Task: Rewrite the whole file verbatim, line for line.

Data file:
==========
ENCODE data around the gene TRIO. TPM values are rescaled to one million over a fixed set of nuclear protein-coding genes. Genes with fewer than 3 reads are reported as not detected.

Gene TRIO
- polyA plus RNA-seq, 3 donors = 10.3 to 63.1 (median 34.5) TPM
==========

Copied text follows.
ENCODE data around the gene TRIO. TPM values are rescaled to one million over a fixed set of nuclear protein-coding genes. Genes with fewer than 3 reads are reported as not detected.

Gene TRIO
- polyA plus RNA-seq, 3 donors = 10.3 to 63.1 (median 34.5) TPM